Past Issues

April 18, 2011

Don't Wing It! Win Your Next Job Interview

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Win Your Next Job Interview

Daphne Wotherspoon, Staffing and Recruiting Expert

Congratulations! If you're reading this, you're most likely doing great on your 21st century job hunt and you have an interview on the horizon. You should be prepared and use this opportunity to its fullest. There are several kinds of questions you should expect to hear, and a few you need to ask along the way.

Here are some questions you'll surely get during the interview process, along with suggestions on how to answer them. Learn to recognize these, even if they're framed differently.

Why did you leave your last job?

Key points here are not to badmouth your prior employer and to convey information in a way that reflects positively on you. If you were laid off, say so. If you were terminated, discuss a few points in positive terms why your employer was not a good fit for you. If you're seeking more money, frame that in terms of seeking more career advancement. Be honest but also realize that flakiness and instability are traits that interviewers sniff out like bloodhounds.

Tell me about yourself.

Remember your elevator pitch? You'll be glad you have one now - use it!

What is your greatest strength?

If you cannot define your key strengths, it doesn't give the interviewer much confidence in you. Be sure that you can crisply identify 2-3 real assets you bring to a job and present examples of how those strengths have helped you in the past. Make sure they're relevant to the job at hand. Bonus point: once you've stated your strengths, ask the interviewer how he/she feels those assets or skills would impact your ability to succeed in this role.

What is one of your weaknesses?

Think in terms of what experience or skill you want to enhance that you feel you could improve in your next job. In other words, frame your weakness as something learnable, rather than an enduring character trait. If you choose to focus on a personality trait or work-style issue, make it something that could also be seen as a strength in certain circumstances. Don't be predictable and say anything remotely like "I'm a workaholic." Interviewers see that coming a mile away.

Where do you see yourself in five years?

If you don't have a good answer to this, you'll appear unfocused and not driven. Answer this honestly. It's perfectly ok to be focused on staying in the exact same role, but achieving greater mastery. A good way to use this question to your advantage is to flip it and ask the interviewer about the career path in the same time-frame for others in the role.

These are just the warm-up questions. Savvy organizations and smart hiring managers are using structured interview techniques, and/or behavioral-based interview questions to vet candidates. Here's how that will go down. In addition to reviewing your resume and asking at least a couple of the questions above, the hiring manager will ask a series of questions to get you to provide real world examples of how you've responded to workplace challenges.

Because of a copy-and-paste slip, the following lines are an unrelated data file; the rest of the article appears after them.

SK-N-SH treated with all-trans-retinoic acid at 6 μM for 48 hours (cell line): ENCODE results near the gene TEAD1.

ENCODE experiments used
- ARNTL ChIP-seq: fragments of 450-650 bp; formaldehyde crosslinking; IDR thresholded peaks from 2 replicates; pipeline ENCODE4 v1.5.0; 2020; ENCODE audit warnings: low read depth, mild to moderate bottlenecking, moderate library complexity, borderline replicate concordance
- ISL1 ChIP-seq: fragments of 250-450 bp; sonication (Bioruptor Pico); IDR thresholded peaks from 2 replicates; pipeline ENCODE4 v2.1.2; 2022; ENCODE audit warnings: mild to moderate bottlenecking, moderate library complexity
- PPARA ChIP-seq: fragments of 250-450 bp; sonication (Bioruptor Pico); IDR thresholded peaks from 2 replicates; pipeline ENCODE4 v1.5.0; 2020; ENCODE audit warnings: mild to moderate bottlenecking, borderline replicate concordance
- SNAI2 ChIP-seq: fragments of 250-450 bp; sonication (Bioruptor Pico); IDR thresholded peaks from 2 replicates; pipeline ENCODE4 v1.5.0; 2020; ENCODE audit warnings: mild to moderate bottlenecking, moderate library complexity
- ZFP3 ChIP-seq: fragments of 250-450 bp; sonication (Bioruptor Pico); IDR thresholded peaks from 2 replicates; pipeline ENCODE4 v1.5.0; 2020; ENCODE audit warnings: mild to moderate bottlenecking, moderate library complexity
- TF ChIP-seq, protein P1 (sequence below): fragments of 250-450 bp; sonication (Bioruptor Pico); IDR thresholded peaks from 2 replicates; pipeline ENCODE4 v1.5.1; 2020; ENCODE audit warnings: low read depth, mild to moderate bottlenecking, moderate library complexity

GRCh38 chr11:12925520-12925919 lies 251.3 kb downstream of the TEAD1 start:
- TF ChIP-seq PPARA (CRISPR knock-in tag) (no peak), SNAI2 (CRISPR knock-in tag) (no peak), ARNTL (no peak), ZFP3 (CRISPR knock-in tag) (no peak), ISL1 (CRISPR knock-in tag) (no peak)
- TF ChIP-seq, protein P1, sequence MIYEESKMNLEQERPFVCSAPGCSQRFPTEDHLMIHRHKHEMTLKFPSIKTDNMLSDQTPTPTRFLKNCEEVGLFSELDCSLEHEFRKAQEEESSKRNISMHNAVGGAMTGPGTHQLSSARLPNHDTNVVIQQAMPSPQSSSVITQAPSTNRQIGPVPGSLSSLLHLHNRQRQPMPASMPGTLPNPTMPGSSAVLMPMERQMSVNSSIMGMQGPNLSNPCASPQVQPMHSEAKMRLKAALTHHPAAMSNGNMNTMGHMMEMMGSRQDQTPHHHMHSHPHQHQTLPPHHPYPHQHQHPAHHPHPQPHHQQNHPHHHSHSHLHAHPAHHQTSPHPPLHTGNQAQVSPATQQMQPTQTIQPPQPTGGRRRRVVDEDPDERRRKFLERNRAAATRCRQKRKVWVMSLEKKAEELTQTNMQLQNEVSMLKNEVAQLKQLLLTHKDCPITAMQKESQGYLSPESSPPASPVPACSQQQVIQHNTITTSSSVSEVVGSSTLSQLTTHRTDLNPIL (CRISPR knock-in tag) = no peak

Interviewers using this technique are often looking for overarching traits such as tolerance of ambiguity, resourcefulness, customer focus, problem-solving ability, sense of accountability, collaborative nature and persistence. The key here is for you to answer these questions with detailed, real world examples of how you've demonstrated this trait. Take some time and think about how you'd answer all of these, using information highlighted on your resume.

A couple examples of these questions include:

1. "Tell me about how you handled a dissatisfied customer in the last 6 months."
2. "Tell me about a time you did not achieve your goal, and how you handled it."

That brings up one final tip: Ask questions!

Remember you're not just selling yourself, you're buying a job! Few decisions you make in life are more important than your career moves. Be sure you have the information you need to make the right choice. If the interviewer shares details with you that aren't clear, ask for more information.

Do your homework and be prepared.

Do your research and learn about the company and the role for which you're interviewing. Read the company's website, noting any questions you have. Look up the interviewer on a couple of social networking sites to learn about their background, affiliations and any shared connections you may have. Walk into your interview armed with pre-written questions, but don't be afraid to make ad-hoc inquiries as well.

Ask what the next steps are.

Most importantly, as the interview closes, ask what the next steps are and how they perceive you as a fit for their opening. It shows you are interested, shows initiative, and that you're willing to hear bad news. You may say something like: "Based on our conversation today, on a scale of 1 to 10, how do you feel that I align with your expectations of a candidate for this role? What would make me a 10?"

But, you should use language that is comfortable for you. So, do your research, plan how to answer questions you know you'll have to field, write out some good high gain questions to ask, and most of all, be prepared! Now go get 'em!

Daphne Wotherspoon is a Founding Partner at Aligned360 and a staffing and recruiting expert for nearly 2 decades. In her blog, she shares helpful tips and advice for resume creation, job hunting, interviewing and other career management issues, and tries to make it fun along the way.

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